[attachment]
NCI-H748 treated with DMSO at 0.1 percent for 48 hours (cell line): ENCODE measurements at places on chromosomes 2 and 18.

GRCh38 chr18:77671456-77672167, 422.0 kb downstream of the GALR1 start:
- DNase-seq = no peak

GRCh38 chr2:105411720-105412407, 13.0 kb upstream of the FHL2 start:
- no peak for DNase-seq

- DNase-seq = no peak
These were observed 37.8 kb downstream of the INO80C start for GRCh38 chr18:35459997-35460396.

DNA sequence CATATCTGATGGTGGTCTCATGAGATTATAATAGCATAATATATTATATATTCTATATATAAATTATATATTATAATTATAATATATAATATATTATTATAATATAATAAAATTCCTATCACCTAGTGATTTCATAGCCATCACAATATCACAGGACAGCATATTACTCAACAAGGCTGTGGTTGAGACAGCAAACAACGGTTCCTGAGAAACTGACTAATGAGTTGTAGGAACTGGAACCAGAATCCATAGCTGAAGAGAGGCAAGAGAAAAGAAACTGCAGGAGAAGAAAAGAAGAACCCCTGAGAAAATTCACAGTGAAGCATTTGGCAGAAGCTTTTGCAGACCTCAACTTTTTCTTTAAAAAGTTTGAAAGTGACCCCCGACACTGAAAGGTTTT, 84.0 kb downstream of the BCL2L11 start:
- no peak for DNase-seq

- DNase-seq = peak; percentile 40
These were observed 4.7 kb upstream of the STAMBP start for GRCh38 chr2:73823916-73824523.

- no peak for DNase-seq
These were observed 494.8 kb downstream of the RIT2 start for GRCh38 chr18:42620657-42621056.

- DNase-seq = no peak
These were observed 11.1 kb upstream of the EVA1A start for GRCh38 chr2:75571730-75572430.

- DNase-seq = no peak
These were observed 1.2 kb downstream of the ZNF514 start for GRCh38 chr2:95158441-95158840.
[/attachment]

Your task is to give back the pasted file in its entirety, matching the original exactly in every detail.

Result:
NCI-H748 treated with DMSO at 0.1 percent for 48 hours (cell line): ENCODE measurements at places on chromosomes 2 and 18.

GRCh38 chr18:77671456-77672167, 422.0 kb downstream of the GALR1 start:
- DNase-seq = no peak

GRCh38 chr2:105411720-105412407, 13.0 kb upstream of the FHL2 start:
- no peak for DNase-seq

- DNase-seq = no peak
These were observed 37.8 kb downstream of the INO80C start for GRCh38 chr18:35459997-35460396.

DNA sequence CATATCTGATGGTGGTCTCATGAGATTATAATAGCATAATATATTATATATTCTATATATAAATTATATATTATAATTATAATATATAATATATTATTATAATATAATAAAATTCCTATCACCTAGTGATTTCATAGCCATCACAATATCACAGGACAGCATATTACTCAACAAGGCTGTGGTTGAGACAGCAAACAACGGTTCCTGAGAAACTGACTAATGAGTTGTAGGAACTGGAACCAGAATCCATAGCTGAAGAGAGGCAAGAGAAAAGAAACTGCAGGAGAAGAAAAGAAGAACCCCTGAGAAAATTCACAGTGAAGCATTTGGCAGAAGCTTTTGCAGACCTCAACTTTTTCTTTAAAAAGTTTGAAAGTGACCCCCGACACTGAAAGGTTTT, 84.0 kb downstream of the BCL2L11 start:
- no peak for DNase-seq

- DNase-seq = peak; percentile 40
These were observed 4.7 kb upstream of the STAMBP start for GRCh38 chr2:73823916-73824523.

- no peak for DNase-seq
These were observed 494.8 kb downstream of the RIT2 start for GRCh38 chr18:42620657-42621056.

- DNase-seq = no peak
These were observed 11.1 kb upstream of the EVA1A start for GRCh38 chr2:75571730-75572430.

- DNase-seq = no peak
These were observed 1.2 kb downstream of the ZNF514 start for GRCh38 chr2:95158441-95158840.